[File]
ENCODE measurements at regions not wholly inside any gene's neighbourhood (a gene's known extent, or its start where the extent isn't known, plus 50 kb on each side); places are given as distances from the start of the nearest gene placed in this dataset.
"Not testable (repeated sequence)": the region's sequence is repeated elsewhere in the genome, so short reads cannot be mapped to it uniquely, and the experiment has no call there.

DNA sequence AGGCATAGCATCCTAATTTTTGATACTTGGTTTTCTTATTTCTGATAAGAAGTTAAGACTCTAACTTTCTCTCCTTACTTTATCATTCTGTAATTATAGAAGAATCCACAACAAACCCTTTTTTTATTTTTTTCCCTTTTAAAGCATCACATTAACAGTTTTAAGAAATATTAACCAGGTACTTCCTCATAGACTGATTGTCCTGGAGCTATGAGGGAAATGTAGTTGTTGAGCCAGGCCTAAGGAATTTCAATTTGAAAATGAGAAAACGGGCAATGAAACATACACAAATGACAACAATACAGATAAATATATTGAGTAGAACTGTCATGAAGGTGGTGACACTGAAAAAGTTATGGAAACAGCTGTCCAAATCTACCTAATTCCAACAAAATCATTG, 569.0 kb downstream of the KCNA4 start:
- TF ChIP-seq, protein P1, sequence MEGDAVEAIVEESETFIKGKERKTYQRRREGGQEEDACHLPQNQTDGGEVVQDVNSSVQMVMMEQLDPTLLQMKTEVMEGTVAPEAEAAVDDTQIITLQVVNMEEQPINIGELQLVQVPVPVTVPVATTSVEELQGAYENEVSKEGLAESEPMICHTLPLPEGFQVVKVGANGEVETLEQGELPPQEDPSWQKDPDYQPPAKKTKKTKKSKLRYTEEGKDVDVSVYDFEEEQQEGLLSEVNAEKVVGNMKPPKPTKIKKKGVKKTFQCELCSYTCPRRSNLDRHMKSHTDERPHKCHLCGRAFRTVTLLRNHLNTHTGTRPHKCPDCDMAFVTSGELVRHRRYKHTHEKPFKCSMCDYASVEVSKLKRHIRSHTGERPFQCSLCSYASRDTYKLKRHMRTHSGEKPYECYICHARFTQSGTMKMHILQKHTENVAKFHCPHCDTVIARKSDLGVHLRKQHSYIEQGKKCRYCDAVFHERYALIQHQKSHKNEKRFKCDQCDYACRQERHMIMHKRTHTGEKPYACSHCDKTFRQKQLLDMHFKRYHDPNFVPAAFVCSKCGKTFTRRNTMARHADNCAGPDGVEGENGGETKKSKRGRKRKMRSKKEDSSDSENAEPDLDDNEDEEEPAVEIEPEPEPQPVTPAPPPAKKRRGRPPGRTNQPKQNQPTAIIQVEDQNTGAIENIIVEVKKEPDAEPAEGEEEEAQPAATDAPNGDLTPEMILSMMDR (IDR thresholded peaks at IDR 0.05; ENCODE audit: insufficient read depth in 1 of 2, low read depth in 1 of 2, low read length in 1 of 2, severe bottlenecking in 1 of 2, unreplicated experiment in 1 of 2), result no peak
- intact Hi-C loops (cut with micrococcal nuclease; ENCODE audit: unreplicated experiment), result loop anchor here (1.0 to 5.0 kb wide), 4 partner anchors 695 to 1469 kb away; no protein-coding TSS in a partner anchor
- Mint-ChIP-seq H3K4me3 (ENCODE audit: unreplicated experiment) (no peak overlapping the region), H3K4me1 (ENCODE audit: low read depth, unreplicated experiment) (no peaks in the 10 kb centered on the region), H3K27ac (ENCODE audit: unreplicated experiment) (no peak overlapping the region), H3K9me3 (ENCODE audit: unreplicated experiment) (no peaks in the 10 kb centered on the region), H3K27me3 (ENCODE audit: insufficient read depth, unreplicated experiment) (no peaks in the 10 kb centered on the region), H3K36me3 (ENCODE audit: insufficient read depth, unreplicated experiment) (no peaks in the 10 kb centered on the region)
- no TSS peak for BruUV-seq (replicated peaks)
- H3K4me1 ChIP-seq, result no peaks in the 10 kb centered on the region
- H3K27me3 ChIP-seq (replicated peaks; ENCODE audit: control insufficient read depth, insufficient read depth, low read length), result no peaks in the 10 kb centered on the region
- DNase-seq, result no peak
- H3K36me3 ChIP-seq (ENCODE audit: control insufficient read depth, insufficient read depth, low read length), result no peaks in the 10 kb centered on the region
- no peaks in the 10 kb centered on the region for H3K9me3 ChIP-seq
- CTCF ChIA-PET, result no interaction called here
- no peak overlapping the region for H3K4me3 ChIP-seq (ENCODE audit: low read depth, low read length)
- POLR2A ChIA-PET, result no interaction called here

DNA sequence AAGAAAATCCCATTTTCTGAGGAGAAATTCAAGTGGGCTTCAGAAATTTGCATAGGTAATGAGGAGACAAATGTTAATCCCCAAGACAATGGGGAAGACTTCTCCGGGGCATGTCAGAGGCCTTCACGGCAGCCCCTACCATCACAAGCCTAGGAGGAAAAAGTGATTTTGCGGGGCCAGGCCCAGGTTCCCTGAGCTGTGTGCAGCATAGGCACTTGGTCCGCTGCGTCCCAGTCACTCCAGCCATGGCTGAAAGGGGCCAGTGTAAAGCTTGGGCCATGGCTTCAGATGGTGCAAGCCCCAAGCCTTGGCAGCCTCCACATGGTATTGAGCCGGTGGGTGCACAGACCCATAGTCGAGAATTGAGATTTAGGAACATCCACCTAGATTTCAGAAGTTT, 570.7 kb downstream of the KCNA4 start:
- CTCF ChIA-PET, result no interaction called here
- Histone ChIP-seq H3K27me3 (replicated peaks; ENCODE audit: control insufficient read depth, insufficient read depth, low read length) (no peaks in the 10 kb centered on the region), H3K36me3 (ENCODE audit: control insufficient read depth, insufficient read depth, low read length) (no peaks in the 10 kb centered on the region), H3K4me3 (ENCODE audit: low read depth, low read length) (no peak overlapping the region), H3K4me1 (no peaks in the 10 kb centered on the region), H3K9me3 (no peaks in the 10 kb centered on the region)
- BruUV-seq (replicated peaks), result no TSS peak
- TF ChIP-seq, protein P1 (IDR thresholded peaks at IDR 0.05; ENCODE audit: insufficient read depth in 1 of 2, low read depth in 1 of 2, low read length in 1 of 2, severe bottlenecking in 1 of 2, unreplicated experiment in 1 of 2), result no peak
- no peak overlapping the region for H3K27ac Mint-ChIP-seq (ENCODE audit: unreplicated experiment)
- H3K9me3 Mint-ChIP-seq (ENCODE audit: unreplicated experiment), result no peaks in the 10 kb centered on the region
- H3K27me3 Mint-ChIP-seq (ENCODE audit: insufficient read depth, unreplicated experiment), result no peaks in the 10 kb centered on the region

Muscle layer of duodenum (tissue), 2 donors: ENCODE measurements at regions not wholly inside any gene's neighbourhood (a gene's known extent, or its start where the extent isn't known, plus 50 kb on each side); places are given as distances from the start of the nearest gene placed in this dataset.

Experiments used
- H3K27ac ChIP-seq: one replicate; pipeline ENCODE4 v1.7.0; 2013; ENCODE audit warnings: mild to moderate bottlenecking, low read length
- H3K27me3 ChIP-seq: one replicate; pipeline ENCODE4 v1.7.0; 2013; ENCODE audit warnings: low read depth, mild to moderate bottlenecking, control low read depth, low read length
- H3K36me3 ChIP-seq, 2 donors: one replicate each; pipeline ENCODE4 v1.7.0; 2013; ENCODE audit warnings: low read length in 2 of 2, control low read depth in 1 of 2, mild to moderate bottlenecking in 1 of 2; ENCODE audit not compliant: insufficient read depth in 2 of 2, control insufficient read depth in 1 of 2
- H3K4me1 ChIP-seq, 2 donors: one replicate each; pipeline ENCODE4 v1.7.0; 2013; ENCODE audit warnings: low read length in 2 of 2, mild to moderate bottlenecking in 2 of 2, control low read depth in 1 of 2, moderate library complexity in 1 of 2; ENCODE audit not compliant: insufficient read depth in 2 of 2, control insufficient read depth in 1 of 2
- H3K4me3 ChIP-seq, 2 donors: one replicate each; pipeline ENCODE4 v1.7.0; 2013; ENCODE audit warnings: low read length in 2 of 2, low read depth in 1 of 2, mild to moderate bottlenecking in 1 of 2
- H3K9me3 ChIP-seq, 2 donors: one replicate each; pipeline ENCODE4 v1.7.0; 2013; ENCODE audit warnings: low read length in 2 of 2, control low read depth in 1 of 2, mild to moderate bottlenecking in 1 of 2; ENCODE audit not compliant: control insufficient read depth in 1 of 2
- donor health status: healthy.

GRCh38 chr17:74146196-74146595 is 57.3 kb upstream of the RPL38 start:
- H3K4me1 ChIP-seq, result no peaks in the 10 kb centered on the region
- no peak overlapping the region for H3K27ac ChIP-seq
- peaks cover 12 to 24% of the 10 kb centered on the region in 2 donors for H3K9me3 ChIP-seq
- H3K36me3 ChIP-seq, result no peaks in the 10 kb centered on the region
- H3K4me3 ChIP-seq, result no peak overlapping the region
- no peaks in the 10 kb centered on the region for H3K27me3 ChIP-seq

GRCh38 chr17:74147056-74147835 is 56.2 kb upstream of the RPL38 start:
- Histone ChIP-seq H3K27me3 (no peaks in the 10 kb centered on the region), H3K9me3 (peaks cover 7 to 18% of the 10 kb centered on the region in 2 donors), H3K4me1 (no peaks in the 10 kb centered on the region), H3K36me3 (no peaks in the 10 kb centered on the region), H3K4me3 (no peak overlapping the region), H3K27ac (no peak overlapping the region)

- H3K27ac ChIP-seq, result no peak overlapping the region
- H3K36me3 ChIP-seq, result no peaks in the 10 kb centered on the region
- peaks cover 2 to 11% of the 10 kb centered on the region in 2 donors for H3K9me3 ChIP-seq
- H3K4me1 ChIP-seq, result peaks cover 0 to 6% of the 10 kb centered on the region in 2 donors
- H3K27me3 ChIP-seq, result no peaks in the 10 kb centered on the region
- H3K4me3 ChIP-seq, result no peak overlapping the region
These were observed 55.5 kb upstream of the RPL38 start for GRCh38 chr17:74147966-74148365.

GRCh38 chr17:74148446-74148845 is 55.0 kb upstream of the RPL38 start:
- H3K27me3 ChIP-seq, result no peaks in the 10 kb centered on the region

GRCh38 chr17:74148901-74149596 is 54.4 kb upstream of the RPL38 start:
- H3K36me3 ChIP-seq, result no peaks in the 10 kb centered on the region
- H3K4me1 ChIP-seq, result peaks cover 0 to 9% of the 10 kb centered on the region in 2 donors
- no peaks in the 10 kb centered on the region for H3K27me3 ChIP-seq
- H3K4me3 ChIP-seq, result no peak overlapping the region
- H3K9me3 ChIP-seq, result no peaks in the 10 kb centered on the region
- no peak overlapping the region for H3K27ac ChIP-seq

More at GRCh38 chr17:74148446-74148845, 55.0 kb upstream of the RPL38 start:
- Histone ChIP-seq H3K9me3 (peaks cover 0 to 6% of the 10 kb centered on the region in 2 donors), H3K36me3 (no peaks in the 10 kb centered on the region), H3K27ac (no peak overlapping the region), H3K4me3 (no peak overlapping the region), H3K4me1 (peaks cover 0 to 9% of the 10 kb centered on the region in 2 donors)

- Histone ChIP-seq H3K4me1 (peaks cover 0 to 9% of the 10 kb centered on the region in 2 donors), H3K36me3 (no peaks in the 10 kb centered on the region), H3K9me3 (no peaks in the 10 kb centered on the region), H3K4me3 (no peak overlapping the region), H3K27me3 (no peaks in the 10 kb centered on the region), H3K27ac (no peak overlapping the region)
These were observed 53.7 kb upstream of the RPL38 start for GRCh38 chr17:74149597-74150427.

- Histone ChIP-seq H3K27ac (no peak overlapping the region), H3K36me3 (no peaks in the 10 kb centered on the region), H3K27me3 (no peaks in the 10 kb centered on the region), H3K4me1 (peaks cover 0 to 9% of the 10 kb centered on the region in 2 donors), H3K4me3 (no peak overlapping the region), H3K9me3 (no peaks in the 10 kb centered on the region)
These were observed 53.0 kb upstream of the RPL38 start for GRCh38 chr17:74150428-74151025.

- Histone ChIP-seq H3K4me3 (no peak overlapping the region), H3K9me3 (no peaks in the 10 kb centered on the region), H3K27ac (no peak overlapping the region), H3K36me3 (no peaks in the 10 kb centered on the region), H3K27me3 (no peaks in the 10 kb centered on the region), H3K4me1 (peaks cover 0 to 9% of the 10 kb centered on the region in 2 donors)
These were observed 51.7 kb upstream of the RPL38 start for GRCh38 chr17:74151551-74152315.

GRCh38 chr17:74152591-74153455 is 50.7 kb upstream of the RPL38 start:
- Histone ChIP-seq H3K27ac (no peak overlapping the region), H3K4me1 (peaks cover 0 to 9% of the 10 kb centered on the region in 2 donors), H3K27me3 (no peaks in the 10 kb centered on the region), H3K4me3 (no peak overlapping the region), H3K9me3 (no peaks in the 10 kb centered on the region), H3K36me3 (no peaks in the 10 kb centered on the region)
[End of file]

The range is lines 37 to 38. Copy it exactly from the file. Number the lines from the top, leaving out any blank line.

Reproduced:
- H3K36me3 ChIP-seq, result no peaks in the 10 kb centered on the region
- H3K4me3 ChIP-seq, result no peak overlapping the region